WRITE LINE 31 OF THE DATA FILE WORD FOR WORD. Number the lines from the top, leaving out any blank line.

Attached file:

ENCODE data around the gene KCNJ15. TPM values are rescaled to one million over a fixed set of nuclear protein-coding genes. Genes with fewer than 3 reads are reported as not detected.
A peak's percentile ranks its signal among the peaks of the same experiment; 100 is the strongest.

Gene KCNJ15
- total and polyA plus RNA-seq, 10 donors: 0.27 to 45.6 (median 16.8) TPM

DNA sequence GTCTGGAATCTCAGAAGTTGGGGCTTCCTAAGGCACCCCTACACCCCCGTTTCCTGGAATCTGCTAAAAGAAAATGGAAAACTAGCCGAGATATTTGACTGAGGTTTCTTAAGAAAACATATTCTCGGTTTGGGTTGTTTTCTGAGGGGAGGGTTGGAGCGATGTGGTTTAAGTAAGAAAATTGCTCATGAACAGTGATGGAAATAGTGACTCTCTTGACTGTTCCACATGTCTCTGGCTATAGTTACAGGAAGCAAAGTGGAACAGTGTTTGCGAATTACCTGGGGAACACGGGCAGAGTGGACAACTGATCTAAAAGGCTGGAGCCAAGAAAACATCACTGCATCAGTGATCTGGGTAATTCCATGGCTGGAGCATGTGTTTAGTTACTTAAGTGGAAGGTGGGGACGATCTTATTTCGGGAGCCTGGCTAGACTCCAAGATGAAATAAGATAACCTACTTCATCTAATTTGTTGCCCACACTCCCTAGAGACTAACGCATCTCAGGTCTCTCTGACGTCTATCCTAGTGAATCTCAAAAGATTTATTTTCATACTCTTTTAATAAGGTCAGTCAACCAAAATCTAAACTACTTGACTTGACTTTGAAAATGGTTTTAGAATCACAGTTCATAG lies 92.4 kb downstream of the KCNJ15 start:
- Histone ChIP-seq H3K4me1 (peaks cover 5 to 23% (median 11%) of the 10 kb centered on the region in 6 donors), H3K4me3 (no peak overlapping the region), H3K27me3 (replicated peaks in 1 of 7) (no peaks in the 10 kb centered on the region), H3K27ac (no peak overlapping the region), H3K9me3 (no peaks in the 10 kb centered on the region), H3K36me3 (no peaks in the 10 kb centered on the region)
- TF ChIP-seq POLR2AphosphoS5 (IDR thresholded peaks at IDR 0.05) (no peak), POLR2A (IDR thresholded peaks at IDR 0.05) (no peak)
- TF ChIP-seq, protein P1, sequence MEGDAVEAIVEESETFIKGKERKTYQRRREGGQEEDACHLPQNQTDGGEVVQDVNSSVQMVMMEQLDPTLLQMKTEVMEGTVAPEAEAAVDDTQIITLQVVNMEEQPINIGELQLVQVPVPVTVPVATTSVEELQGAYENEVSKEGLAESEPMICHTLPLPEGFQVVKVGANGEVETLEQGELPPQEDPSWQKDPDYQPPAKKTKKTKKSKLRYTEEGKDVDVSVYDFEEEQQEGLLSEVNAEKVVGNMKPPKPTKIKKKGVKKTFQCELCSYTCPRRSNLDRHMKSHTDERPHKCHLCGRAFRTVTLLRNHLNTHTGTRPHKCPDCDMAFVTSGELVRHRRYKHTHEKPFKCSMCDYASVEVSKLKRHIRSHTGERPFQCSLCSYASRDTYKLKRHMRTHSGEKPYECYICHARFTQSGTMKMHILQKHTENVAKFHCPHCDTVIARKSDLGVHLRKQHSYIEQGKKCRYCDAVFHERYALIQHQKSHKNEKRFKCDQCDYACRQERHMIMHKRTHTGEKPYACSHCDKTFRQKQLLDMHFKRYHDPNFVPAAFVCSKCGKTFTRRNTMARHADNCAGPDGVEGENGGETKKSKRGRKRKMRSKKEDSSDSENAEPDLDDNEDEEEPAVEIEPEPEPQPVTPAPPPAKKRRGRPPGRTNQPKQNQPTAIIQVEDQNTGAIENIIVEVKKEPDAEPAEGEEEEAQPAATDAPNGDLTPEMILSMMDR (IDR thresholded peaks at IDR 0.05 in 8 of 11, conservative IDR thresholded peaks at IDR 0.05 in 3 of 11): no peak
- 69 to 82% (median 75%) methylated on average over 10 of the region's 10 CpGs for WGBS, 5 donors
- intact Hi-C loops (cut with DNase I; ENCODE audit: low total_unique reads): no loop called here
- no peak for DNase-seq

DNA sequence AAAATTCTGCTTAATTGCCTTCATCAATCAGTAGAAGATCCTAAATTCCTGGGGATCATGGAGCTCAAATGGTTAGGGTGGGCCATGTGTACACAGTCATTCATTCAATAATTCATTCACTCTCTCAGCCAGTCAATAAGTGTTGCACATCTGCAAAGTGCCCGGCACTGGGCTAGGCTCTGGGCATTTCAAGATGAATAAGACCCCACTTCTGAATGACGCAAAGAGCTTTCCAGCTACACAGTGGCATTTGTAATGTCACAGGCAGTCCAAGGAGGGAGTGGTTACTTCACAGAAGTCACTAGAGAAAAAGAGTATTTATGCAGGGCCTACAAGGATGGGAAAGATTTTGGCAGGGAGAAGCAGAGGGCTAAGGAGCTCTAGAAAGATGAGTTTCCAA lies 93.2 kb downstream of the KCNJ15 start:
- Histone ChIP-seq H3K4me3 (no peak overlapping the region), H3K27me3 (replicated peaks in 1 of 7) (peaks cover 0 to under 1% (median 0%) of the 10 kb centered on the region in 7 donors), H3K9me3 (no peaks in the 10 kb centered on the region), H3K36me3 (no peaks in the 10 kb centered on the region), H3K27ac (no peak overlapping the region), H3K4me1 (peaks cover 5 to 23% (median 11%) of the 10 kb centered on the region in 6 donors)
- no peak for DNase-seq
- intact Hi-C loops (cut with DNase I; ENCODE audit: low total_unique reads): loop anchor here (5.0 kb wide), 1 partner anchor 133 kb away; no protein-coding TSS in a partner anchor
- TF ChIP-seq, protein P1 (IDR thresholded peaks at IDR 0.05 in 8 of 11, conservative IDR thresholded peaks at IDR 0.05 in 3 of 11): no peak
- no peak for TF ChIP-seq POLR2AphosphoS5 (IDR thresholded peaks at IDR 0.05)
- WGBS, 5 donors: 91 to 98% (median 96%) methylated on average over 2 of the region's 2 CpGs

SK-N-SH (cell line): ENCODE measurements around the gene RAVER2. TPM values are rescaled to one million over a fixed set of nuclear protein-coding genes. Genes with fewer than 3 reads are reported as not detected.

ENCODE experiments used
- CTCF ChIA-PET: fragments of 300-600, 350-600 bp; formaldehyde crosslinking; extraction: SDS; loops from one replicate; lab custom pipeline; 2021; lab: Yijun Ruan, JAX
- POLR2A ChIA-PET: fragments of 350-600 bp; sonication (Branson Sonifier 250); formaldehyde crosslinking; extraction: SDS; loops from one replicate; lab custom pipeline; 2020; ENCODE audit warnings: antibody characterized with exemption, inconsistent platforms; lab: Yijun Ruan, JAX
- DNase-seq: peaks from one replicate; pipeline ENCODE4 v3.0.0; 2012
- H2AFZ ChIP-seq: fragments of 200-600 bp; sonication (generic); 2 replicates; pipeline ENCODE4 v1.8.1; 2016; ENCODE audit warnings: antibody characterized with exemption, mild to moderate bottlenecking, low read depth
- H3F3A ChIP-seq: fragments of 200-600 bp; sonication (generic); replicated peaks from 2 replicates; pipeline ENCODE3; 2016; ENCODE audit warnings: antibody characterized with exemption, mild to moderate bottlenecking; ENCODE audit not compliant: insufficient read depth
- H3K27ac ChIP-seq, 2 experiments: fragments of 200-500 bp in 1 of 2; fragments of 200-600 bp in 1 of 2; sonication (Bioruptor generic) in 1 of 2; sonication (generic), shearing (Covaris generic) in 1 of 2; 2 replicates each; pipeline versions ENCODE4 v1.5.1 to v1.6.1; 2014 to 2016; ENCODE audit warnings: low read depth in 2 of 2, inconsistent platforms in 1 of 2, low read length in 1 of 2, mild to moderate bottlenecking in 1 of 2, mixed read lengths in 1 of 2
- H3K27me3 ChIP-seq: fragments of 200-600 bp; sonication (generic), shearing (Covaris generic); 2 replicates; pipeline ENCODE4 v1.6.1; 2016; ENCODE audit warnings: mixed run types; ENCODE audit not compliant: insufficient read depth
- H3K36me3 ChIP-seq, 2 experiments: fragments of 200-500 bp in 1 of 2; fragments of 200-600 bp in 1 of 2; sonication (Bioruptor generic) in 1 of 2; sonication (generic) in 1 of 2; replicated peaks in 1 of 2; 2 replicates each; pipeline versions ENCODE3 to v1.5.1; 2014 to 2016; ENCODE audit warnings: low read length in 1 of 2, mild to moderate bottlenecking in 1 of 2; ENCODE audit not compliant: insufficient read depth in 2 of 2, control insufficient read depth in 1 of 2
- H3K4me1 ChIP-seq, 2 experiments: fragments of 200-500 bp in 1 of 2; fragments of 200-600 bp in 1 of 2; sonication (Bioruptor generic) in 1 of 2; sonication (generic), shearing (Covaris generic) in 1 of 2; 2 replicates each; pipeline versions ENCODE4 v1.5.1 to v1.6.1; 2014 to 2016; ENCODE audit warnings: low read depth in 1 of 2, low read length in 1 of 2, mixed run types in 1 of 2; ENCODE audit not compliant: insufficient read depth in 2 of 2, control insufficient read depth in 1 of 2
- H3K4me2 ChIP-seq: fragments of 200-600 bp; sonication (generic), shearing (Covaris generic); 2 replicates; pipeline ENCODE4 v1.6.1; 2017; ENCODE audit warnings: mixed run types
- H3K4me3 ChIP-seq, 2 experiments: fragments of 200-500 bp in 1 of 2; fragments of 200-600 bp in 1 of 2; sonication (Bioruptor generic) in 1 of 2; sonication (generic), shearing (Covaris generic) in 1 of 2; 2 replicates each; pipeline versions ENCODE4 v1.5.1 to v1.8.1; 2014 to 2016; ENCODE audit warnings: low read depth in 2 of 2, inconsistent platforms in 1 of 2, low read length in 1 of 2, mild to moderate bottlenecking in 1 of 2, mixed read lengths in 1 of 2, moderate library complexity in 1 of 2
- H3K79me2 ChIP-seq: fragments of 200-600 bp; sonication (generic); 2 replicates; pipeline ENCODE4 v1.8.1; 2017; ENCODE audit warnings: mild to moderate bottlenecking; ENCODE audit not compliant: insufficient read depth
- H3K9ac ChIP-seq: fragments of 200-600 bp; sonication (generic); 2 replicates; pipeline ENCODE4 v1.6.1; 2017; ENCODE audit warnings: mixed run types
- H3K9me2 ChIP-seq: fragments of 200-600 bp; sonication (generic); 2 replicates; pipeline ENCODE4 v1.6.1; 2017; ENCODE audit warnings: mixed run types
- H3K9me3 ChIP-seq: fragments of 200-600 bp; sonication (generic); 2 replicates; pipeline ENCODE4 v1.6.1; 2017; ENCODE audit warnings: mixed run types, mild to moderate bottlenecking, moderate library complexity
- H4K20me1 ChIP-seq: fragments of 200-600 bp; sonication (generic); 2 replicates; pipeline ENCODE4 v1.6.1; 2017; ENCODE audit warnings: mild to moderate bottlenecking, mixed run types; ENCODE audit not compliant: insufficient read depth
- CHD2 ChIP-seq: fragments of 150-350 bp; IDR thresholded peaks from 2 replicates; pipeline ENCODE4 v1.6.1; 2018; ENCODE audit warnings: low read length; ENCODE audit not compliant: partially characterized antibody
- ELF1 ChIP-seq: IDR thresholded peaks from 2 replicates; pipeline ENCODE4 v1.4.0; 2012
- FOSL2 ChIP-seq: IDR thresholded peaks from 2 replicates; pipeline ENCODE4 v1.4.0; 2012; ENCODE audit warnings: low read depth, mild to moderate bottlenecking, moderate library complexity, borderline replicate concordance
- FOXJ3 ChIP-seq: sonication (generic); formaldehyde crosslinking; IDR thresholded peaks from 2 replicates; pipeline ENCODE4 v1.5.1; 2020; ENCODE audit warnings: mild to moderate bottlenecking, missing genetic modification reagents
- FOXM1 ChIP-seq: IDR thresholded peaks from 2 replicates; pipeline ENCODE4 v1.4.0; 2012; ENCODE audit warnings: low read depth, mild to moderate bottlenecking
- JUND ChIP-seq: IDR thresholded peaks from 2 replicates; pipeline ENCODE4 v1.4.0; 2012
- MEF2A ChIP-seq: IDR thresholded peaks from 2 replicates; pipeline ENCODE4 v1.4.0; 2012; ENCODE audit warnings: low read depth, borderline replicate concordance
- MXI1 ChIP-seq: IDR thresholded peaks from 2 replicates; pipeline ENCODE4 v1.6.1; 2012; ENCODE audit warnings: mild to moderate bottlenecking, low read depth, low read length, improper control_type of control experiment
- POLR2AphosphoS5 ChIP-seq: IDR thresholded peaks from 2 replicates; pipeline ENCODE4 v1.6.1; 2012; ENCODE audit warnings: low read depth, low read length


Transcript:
- H3K4me3 ChIP-seq, 2 experiments: fragments of 200-500 bp in 1 of 2; fragments of 200-600 bp in 1 of 2; sonication (Bioruptor generic) in 1 of 2; sonication (generic), shearing (Covaris generic) in 1 of 2; 2 replicates each; pipeline versions ENCODE4 v1.5.1 to v1.8.1; 2014 to 2016; ENCODE audit warnings: low read depth in 2 of 2, inconsistent platforms in 1 of 2, low read length in 1 of 2, mild to moderate bottlenecking in 1 of 2, mixed read lengths in 1 of 2, moderate library complexity in 1 of 2